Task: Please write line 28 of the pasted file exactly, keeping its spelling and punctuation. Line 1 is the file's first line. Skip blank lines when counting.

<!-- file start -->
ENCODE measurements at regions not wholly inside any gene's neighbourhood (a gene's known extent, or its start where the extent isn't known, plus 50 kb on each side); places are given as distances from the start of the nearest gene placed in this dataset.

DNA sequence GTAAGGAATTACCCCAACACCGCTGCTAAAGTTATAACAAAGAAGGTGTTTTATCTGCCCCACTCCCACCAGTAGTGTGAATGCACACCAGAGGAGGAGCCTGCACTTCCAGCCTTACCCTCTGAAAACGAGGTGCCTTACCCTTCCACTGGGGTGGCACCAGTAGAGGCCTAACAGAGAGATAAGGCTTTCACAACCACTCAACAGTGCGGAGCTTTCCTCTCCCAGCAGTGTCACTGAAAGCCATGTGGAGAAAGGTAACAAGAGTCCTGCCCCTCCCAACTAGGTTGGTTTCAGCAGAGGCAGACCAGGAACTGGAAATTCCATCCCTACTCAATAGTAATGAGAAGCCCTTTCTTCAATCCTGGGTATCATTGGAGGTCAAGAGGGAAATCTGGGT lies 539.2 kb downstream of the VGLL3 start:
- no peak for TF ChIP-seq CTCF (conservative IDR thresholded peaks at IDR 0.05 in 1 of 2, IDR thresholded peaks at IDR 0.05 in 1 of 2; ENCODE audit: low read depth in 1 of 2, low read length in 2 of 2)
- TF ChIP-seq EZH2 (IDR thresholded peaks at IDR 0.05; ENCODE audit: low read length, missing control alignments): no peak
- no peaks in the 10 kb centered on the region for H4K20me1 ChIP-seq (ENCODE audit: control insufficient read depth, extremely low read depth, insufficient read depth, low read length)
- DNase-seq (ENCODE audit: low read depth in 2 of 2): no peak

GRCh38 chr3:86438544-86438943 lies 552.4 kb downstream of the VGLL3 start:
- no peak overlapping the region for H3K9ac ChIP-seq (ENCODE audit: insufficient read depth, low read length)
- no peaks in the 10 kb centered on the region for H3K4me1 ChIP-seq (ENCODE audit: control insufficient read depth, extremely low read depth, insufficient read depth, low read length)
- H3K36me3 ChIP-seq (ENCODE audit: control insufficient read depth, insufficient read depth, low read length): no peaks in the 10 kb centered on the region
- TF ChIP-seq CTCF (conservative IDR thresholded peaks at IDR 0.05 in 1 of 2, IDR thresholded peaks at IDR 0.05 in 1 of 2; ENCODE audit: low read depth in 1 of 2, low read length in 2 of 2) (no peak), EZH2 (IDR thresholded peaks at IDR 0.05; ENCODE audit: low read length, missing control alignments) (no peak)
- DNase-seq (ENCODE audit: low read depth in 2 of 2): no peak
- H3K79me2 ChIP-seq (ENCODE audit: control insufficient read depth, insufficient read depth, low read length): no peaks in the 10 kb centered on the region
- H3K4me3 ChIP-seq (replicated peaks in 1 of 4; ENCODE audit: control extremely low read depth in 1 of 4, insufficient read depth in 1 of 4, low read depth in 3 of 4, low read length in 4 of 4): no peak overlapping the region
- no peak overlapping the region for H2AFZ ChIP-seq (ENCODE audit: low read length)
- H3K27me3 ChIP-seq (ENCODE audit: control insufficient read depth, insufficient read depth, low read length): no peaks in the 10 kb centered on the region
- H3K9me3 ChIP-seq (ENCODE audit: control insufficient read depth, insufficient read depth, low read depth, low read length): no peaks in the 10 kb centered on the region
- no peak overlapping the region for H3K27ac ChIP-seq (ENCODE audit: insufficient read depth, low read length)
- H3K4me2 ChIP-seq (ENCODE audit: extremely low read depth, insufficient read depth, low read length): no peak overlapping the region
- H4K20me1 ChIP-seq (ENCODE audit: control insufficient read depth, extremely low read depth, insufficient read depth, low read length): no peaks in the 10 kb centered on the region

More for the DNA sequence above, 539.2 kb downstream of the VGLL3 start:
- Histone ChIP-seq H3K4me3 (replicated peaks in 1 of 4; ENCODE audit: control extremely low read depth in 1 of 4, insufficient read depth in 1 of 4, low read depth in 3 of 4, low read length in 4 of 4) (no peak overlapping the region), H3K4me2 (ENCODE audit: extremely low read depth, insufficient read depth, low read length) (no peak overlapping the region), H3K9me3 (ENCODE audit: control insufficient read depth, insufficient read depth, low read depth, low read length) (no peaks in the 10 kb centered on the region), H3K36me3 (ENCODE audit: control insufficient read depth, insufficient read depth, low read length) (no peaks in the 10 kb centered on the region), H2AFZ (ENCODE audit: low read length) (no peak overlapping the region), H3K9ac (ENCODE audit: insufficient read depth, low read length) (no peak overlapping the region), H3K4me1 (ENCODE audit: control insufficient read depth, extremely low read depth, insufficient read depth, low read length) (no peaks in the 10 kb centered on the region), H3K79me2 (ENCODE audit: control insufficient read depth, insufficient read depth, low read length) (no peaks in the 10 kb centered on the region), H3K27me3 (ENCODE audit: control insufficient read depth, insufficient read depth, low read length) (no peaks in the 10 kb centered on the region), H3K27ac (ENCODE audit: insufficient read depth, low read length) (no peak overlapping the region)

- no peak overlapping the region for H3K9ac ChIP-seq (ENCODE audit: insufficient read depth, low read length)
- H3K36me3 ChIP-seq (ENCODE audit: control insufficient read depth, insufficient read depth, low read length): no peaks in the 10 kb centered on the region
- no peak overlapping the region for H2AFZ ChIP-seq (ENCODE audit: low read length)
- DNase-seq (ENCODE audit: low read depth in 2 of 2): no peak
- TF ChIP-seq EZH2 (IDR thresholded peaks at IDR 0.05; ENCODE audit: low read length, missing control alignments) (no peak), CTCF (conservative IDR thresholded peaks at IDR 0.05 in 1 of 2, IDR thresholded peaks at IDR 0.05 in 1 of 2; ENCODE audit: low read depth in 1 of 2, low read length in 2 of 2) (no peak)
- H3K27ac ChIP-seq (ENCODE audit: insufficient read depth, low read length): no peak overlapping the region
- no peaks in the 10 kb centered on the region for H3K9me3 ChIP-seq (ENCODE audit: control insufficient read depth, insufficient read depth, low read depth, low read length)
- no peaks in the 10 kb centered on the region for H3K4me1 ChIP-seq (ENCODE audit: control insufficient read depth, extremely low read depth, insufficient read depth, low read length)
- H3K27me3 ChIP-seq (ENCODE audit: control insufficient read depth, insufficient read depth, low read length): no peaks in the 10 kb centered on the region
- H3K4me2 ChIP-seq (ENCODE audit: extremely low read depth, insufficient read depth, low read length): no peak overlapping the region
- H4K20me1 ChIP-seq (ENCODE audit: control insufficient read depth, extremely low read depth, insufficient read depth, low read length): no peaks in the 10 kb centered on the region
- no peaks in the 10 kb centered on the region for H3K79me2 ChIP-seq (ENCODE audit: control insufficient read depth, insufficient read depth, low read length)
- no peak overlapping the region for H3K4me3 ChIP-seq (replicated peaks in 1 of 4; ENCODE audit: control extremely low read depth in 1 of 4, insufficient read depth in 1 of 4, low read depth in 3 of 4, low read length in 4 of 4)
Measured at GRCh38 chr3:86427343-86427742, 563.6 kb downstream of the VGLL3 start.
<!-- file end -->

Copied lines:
- H3K27ac ChIP-seq (ENCODE audit: insufficient read depth, low read length): no peak overlapping the region